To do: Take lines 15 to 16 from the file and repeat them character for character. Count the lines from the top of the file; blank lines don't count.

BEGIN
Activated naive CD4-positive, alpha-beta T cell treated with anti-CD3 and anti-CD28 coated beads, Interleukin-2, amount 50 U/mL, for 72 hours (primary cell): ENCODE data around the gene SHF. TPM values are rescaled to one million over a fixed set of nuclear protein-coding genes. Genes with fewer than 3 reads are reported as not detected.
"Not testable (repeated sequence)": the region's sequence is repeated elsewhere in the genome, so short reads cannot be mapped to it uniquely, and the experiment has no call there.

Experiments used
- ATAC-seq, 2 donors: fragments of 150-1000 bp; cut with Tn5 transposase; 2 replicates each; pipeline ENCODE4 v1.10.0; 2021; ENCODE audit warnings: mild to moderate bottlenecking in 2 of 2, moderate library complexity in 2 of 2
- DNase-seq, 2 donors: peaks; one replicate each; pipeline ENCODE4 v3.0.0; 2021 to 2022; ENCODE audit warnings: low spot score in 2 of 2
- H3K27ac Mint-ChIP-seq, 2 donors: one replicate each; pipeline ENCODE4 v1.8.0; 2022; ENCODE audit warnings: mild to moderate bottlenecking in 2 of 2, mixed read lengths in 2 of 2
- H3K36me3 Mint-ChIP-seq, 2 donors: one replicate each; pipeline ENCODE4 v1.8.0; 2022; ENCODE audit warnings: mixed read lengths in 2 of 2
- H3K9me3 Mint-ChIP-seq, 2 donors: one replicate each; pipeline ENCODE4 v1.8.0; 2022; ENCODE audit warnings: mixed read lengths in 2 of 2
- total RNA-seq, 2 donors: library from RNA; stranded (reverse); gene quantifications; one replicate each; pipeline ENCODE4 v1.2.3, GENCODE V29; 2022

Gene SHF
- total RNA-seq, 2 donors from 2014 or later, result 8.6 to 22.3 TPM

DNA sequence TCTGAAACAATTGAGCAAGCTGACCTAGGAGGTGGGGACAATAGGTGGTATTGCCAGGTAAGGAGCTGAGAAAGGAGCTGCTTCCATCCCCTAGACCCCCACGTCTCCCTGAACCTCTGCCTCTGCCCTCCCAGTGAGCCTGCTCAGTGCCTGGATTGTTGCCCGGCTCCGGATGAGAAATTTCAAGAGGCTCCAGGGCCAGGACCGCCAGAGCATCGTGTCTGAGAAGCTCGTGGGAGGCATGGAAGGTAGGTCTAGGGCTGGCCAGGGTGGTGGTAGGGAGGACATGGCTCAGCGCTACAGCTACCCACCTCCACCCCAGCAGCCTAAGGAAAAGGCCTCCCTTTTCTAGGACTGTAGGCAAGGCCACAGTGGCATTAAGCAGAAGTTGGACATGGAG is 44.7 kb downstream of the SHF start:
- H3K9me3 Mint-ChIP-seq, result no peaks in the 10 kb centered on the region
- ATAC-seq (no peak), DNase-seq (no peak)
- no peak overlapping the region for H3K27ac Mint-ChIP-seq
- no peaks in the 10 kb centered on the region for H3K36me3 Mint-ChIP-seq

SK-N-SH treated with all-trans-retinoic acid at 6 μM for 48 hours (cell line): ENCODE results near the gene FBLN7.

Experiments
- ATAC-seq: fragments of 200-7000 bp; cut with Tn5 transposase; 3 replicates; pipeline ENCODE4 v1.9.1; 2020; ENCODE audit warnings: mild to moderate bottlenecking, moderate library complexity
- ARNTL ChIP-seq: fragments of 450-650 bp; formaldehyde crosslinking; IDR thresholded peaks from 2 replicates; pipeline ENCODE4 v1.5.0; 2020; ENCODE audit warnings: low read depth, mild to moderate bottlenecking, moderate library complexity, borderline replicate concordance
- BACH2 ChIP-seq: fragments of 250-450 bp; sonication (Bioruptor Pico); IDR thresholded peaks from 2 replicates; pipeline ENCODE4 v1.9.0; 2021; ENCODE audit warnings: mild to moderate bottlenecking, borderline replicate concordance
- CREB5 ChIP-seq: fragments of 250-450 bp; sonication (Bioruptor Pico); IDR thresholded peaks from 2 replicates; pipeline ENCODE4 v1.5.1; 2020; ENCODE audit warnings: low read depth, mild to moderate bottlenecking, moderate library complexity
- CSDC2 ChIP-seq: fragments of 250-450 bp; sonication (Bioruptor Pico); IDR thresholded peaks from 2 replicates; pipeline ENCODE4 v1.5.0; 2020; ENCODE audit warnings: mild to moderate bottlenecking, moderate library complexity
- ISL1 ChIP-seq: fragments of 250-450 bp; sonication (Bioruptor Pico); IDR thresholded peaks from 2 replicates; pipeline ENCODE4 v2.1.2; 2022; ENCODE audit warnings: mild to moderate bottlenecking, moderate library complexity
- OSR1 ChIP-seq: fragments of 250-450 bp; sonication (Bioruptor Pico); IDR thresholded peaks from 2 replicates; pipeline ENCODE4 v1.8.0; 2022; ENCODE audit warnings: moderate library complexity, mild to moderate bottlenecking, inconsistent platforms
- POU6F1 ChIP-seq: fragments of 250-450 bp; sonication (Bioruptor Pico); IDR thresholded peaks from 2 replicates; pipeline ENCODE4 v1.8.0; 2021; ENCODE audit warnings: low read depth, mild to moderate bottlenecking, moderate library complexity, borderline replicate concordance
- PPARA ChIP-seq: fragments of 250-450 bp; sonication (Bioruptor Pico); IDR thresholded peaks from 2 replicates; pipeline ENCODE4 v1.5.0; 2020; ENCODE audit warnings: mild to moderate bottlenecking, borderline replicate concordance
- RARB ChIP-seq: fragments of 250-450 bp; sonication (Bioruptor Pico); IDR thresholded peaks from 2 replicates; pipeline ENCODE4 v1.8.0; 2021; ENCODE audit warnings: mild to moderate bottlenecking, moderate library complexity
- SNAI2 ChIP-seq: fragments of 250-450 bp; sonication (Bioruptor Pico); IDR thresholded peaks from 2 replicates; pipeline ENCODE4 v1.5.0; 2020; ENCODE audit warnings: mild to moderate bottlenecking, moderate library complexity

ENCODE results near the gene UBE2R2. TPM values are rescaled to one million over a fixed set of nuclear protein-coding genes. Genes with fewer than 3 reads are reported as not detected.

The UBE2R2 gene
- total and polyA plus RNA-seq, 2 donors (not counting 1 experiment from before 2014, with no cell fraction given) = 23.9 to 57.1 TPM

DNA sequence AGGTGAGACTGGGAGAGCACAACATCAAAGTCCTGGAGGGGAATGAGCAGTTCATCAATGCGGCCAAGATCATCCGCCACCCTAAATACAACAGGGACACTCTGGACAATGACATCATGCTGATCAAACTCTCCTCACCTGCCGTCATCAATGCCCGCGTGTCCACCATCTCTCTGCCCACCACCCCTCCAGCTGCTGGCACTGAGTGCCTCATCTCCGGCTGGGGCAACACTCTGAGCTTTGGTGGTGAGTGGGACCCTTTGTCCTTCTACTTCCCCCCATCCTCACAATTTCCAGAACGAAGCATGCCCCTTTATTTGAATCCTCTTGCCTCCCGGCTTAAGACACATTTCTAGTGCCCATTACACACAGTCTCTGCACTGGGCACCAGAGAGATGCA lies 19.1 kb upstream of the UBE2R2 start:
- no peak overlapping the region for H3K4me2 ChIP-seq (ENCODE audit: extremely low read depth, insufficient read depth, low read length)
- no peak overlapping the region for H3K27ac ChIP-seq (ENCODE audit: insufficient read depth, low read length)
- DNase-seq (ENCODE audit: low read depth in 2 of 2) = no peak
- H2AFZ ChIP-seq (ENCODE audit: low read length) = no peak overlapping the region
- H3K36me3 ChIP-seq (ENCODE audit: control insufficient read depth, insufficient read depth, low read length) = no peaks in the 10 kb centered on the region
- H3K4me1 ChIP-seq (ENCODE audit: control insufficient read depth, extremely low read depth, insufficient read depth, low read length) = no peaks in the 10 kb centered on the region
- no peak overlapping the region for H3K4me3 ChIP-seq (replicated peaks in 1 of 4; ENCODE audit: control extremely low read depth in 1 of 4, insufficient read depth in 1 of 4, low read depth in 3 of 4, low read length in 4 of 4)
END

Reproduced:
- no peak overlapping the region for H3K27ac Mint-ChIP-seq
- no peaks in the 10 kb centered on the region for H3K36me3 Mint-ChIP-seq